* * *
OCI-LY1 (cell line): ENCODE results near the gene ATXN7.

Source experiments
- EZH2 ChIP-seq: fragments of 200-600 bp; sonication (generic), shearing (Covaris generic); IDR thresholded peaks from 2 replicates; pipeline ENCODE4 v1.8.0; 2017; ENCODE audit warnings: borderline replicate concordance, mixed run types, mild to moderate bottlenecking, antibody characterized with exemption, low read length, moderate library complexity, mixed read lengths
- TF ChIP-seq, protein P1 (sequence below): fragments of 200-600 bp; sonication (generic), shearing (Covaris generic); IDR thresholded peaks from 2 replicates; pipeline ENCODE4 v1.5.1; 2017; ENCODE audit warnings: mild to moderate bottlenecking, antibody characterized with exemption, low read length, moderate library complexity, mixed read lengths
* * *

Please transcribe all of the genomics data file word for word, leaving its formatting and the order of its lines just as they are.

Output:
OCI-LY1 (cell line): ENCODE results near the gene ATXN7.

Source experiments
- EZH2 ChIP-seq: fragments of 200-600 bp; sonication (generic), shearing (Covaris generic); IDR thresholded peaks from 2 replicates; pipeline ENCODE4 v1.8.0; 2017; ENCODE audit warnings: borderline replicate concordance, mixed run types, mild to moderate bottlenecking, antibody characterized with exemption, low read length, moderate library complexity, mixed read lengths
- TF ChIP-seq, protein P1 (sequence below): fragments of 200-600 bp; sonication (generic), shearing (Covaris generic); IDR thresholded peaks from 2 replicates; pipeline ENCODE4 v1.5.1; 2017; ENCODE audit warnings: mild to moderate bottlenecking, antibody characterized with exemption, low read length, moderate library complexity, mixed read lengths